Yes, it’s true, I’m still here! Not doing too many house projects these days, but I do have a backlog of posts I swore I’d get to, and now, nearly a year and a half later, I’m starting to chip away at it.
If you recall from our previous kitchen projects, our floors were just awful – gross tile flooring that looked like it belonged in a prison, certainly not in a family kitchen. It had to go, but it was an intimidating project. Loud, dirty, physical, expensive, time-consuming, critically important – a daunting list of modifiers for a couple with a baby.
We pulled the trigger on it because as baby started eating solid foods, I quickly discovered just how terrible it is to clean tile floors multiple times every single day. All I wanted was a floor I could sweep! The kicker was that as he became more mobile, it would be harder and harder to keep him off of the kitchen floor as we did any work on it. So, in July 2018, we took the plunge and rented a hammer drill…
Part 0: Prep
Before you get to wield hammers and go nuts, there’s a bit of work to do. First, remove all the trim around the perimeter of the room. You don’t want anything on top of your tiles. The quarter round needs to be replaced, but if your new flooring is the same thickness or thicker than your old flooring, you can hang onto your baseboards. We started fresh with ours.
We also needed to remove our kitchen island, since it was installed on top of the tiles. Ours has two outlets, so we needed to disconnect the electricity and move it out of the room. It was pretty funny seeing it hanging out in the dining room.
If you have a radiator, time to remove that as well. This was less of a big deal than I thought it’d be. We closed the valve with the knob and used a big pipe for leverage to unscrew the collar. From there it was just a matter of team lifting it and bringing it to another room. I wish I’d known how easy this was when we were painting walls!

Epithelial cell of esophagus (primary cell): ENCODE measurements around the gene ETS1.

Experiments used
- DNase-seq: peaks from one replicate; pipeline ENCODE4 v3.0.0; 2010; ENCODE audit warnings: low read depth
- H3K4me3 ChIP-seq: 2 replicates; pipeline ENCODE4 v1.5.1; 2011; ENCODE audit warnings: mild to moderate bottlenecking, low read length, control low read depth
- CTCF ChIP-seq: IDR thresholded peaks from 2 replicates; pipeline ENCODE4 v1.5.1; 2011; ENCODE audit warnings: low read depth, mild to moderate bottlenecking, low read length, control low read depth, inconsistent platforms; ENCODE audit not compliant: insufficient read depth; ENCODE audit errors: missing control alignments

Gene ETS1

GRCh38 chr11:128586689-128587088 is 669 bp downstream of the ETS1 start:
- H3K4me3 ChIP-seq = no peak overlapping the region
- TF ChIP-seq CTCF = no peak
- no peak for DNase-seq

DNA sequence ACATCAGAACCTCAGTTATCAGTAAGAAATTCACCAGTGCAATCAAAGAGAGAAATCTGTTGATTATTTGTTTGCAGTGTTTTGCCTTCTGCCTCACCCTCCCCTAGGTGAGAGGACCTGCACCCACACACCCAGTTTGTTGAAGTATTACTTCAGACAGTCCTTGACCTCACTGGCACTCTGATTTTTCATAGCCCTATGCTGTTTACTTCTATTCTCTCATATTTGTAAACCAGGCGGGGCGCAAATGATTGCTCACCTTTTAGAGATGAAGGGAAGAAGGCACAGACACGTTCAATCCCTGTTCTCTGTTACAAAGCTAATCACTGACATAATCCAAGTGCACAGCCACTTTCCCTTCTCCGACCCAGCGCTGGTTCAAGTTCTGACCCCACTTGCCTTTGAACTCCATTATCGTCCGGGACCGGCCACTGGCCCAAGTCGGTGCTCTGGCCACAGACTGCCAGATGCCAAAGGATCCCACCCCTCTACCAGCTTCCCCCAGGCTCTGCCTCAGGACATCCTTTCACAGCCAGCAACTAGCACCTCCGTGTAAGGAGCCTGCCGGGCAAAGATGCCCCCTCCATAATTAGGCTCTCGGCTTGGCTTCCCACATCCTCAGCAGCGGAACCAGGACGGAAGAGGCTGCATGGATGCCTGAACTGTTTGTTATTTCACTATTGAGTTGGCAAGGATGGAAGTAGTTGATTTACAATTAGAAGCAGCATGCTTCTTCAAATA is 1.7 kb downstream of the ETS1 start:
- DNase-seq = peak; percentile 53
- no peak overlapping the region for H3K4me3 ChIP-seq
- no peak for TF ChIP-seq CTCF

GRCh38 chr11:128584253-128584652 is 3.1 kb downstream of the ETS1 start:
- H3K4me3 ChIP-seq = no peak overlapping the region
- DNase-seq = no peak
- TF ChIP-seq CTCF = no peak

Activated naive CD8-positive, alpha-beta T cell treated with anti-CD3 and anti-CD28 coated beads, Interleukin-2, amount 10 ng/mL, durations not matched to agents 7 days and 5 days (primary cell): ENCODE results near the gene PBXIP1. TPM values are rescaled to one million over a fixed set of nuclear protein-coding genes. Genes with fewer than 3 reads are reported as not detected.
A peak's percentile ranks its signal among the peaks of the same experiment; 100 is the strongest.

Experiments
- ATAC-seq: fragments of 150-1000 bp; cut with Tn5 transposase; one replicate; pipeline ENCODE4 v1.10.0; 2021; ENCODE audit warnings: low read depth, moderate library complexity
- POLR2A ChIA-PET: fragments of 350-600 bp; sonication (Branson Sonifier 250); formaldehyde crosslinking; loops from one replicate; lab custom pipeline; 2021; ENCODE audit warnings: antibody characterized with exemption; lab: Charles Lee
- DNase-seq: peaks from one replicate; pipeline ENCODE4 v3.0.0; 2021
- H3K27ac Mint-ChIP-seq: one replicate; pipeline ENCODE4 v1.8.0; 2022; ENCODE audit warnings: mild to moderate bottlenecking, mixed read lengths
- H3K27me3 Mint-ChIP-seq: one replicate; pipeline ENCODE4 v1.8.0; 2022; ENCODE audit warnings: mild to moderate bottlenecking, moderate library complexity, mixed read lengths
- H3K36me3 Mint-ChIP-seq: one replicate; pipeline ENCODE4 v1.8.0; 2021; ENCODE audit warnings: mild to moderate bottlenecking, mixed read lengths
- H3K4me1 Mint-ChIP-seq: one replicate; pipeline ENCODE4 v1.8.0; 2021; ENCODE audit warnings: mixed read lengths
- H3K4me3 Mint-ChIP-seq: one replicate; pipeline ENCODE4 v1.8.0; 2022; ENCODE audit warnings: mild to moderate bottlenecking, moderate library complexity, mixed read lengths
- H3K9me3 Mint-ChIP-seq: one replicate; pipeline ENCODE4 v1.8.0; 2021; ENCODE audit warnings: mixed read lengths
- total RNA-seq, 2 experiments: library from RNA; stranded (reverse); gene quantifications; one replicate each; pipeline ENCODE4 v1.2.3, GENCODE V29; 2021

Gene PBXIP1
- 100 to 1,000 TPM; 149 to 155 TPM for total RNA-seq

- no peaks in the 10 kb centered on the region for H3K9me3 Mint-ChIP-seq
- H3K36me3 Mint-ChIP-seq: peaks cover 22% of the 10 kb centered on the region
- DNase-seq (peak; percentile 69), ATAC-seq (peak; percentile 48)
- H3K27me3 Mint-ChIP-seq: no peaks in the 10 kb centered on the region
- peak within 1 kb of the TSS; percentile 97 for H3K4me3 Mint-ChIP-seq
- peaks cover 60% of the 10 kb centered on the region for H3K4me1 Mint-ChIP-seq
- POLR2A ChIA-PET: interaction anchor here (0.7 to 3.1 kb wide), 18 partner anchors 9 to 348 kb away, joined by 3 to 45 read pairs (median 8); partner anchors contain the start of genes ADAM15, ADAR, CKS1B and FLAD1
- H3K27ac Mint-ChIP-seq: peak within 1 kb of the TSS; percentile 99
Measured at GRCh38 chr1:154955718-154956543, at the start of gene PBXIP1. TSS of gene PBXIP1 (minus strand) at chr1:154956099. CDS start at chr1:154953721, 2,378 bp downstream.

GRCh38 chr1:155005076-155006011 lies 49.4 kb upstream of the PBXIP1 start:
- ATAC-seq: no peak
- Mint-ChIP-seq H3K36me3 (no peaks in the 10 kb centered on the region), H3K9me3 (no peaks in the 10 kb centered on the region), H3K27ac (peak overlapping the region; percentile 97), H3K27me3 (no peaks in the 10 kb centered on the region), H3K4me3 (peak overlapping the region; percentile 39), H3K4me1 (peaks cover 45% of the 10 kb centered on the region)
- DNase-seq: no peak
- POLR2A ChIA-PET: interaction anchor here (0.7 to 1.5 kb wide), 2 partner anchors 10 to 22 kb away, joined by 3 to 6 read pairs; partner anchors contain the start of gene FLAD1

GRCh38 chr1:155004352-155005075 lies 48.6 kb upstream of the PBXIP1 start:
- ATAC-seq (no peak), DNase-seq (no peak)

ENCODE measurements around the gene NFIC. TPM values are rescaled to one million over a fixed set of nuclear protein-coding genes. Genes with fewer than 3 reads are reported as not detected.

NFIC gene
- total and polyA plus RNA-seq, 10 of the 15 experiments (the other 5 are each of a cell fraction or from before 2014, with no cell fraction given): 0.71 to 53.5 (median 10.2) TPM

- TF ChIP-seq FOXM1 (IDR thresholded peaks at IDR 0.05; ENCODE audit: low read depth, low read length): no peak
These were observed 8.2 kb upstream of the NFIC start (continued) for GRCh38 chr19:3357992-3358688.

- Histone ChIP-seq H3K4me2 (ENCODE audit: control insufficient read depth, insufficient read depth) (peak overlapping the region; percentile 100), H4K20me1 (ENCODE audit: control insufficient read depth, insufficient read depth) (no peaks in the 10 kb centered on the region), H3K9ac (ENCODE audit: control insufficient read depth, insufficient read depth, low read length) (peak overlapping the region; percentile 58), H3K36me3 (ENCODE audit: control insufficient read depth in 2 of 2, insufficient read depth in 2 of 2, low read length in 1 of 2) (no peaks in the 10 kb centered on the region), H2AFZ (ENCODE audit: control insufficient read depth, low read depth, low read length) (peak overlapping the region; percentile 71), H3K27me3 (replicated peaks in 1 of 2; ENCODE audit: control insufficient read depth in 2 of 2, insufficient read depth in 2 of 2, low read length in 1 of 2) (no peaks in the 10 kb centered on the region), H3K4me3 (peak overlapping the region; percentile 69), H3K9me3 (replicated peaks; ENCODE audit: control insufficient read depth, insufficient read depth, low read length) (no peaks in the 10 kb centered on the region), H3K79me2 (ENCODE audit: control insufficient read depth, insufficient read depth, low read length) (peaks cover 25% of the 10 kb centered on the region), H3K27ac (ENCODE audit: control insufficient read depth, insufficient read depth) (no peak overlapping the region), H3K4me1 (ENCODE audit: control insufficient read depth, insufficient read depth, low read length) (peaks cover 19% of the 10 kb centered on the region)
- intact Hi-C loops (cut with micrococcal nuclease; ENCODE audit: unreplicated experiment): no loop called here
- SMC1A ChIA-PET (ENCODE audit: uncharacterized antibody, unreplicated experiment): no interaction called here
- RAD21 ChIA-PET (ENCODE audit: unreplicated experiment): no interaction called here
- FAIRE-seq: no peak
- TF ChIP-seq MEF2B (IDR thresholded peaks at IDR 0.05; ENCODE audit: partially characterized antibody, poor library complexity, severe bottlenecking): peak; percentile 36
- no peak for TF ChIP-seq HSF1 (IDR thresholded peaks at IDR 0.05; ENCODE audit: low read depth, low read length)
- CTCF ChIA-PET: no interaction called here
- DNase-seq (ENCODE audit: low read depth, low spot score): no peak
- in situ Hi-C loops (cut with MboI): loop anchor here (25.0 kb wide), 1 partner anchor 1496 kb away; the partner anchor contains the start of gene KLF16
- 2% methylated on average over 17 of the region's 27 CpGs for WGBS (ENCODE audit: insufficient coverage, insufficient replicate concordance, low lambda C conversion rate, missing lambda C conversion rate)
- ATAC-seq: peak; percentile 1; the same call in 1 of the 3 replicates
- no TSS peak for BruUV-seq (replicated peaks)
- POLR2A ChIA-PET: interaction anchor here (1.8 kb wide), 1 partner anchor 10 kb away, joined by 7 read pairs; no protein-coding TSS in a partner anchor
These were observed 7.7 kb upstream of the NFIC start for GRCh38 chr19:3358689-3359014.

I’d highly recommend moving your fridge out of the room as well – it just wasn’t possible for us. It doesn’t fit through our interior doorways, and it was raining on and off outside.
Part 1: Tile Flooring Removal
This was the part I was nervous about, because once we pulled up the tiles we were IN IT. Then we’d find out how much more work needed to be done before we could install our new LVT flooring (more on the new flooring in a later post).
What’s Under Your Tiles?
A lot about how your tile removal process goes depends on how good of a job your installers did. Ours did not do a good job. We suspect our kitchen was originally hardwood, and some sort of disaster at some point necessitated hasty and frugal floor replacement. Turns out all that was under our tile flooring were a couple layers of thin subfloor.
I wouldn’t have known that this was a no-no and clear evidence of cheap construction until I started researching what COULD be found under the tile flooring after we ripped it up.
Tiles don’t flex so they need to be installed on top of a hardy, inflexible surface. Subfloor doesn’t tick those boxes. You’d need some sort of backer board under your tile flooring, on TOP of the subfloor. If this sounds heavy, it is. I suspect that’s why our previous floorers cut corners, since our original hardwood was far lighter and didn’t need extra reinforcement underneath.
No Turning Back
Anyway, I researched different ways of demoing tile flooring and recommendations ranged from “grab a hammer” to a multi-step process involving lots of expensive tools. We chose something in-between. My husband is more of a smash-it-with-a-hammer guy, I’m more cautious.
I rented a hammer drill with a wide chisel attachment from our neighborhood tool rental place. An overnight rental was ~$30. We put baby to bed, cranked up his sound machine, and got to work! I hammered at a shallow angle to the side of the tiles and usually they would pop up from the thinset quickly. My husband used a regular ol’ hammer and a wonderbar to pry up the tiles with similar speed.
If I were doing this part again, what would I recommend? I’d still get the hammer drill for two reasons: 1) when we came across stubborn tiles, the hammer drill was very helpful to blast them away and 2) the hammer drill in general removed the tiles much more cleanly. This was helpful for cleanup purposes (much easier to remove whole undamaged tiles than shards) and for donation purposes later on when we had stacks and stacks of useful tiles to give away.
This part didn’t actually take very long and it turns out, this was the easy part of the tile flooring removal process. We gathered up all the tiles and pieces, swept and vacuumed and swept and vacuumed, and were left with a floor that you really oughtn’t walk on with bare feet: